Through social media, I’m able to show I can live a little lavishly too, but that’s still not always my reality. I think, “I spent this much money on this meal that I’m posting on social media, but that could have been my groceries for the week. One meal could have been a whole weeks worth of food.
Little surprise then that 86 million Americans, when asked what they considered crucial to the future of their financial success, said “developing a healthier relationship between money and happiness”.
This is a Product Opportunity
It’s tempting to dismiss (admittedly abstract) needs like “developing a healthier relationship between money and happiness” as valid, but not indicative of a specific product need that consumers would be willing to pay for.
But that would be a mistake.
In the FICO survey, consumers were asked if they would pay for services to address the needs that they considered crucial to their future financial success.
Many Americans said yes.
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(Sourced from This Week in Fintech)
Lions and interest and fees, ohh my!
MoneyLion will merge with Fusion Acquisition Corp. at a post-transaction enterprise value of $2.4 billion (and an estimated equity value of $2.9 billion from the contribution of up to $526 million in cash proceeds from the transaction).
Short take: I ranted about this on Twitter and Clubhouse last week, but raising money by claiming that banking is broken while charging customers as much as $400 for a $1,000 credit builder loan is 🤬Holy shit. $19.99 per month for the privilege of getting up to a $1,000 loan, at 5.99-29.99% APR to help you improve your credit score? There's no way this makes sense. Follow me down the rabbit hole 👇15/ This is the crazy one. A $19.99/month fee in order to get a credit builder loan up to $1k - that still charges interest of 5-30% APR. Credit unions & CDFIs typically offer credit builder loans (where loan is held in escrow) for *far* less than this. https://t.co/3N3G7coP2hJason Mikula @mikulaja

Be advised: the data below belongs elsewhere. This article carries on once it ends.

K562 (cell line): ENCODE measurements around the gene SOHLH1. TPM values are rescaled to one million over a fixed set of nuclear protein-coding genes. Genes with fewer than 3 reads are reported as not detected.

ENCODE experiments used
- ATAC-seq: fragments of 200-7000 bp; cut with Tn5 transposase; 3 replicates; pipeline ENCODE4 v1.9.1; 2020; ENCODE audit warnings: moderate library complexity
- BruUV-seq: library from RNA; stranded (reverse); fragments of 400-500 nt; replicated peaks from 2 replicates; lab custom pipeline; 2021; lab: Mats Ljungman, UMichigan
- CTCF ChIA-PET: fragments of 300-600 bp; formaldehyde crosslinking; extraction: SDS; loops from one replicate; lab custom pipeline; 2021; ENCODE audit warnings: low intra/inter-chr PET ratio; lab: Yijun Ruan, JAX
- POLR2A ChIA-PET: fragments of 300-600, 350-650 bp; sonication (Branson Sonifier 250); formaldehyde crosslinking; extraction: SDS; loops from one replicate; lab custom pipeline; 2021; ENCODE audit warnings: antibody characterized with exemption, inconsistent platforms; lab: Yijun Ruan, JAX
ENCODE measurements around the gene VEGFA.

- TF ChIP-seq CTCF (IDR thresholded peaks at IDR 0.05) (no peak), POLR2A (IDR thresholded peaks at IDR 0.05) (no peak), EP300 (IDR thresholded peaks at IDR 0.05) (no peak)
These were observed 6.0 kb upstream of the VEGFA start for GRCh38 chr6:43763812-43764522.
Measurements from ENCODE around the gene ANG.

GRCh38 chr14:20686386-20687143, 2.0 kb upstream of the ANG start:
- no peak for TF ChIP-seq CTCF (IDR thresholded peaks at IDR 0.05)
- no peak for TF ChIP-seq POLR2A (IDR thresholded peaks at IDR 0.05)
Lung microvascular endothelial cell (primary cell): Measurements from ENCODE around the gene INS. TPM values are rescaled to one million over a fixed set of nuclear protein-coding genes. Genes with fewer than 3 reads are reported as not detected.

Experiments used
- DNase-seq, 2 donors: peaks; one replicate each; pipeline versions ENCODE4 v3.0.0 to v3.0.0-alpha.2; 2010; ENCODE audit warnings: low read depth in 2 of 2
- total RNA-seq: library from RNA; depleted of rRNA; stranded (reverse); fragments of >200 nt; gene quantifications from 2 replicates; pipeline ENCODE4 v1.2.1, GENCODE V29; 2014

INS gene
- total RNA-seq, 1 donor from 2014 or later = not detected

Lending a hand
US banks continue to lend less and less of their money as a share of assets.
Short take: Big banks are pushing back on fintech and technology companies, encouraging regulators to take a closer look at business practices that they think are unfair. This argument won’t win a lot of hearts and minds if those same big banks don’t lend out some of the cash they’ve been getting from the Fed.
Super apps for everyone
PayPal plans to flesh out Venmo this year to look more like a neobank - with budgeting, savings, and bill pay - along with a merchant-funded offers platform via Honey and a cryptocurrency trading service via Paxos.
Klarna moved into N26’s territory, launching consumer bank accounts in Germany.
Djamo is a fintech player building a WeChat-style financial superapp for francophone Africa.
Short take: Seems like every fintech company is somewhere along the path of building out their super app. PayPal is following (and expanding on) Cash App’s playbook. Klarna is making a big pivot from a spending-oriented value prop to add deposits. Fintech startups in less mature markets like Francophone Africa are building the entire super app from the ground up.
Alex Johnson is a Director of Fintech Research at Cornerstone Advisors, where he publishes commissioned research reports on fintech trends and advises both established and startup financial technology companies.
OK, technically this is the tenth slide from Money Lion’s investor deck:
It’s a bit ironic hearing Max Levchin critique credit cards because they make it too easy to spend recklessly given the massive amount of merchandise that Affirm has helped merchants move over the last couple of years.
Lenders tend to excel at helping consumers acquire debt (account opening) and pay it back (collections), but there’s almost no focus on advising consumers on how to use debt productively.
This includes figuring out how to make more money at their current job, getting a new (higher paying job), and changing fields to earn more or find a job they enjoy more.
Fifth Third is an admirable exception. The bank partnered with Steady last year to help its customers find work and maximize their earnings opportunities.
As I’ve written before, credit cards are (low key) terrible.
Required reading on this topic: Happy Money.